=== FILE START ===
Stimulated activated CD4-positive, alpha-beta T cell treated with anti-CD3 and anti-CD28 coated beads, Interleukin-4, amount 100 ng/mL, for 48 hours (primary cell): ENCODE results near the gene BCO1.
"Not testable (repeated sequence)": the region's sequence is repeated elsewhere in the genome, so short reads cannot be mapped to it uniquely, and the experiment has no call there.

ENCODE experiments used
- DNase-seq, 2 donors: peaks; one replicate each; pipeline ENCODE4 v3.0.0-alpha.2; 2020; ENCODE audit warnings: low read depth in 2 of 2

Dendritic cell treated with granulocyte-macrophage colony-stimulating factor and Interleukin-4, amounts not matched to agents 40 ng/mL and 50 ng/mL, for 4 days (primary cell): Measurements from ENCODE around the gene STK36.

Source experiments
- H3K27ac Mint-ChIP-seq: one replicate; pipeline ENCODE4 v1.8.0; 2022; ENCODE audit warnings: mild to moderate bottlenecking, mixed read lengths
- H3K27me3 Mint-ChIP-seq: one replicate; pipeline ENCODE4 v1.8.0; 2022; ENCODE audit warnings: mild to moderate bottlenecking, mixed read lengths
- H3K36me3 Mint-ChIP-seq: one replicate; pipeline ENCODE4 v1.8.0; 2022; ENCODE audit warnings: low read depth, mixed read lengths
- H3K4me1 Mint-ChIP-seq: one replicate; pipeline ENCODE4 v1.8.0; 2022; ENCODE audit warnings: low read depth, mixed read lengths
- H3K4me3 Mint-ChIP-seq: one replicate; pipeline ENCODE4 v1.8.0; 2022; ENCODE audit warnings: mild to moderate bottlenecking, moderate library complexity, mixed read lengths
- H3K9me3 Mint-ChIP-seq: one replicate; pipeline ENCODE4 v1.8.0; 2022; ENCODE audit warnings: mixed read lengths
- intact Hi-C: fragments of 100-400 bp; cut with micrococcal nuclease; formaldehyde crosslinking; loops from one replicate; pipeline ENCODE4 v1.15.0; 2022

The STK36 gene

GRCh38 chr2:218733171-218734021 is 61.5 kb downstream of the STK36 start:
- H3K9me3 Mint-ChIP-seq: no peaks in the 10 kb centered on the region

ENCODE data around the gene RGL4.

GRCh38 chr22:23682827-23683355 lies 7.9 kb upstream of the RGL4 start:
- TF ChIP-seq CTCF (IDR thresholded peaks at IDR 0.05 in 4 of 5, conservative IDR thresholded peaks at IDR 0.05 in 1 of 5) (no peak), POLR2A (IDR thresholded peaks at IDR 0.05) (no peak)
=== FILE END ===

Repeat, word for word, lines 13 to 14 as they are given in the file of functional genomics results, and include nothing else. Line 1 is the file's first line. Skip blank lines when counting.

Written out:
- intact Hi-C: fragments of 100-400 bp; cut with micrococcal nuclease; formaldehyde crosslinking; loops from one replicate; pipeline ENCODE4 v1.15.0; 2022

The STK36 gene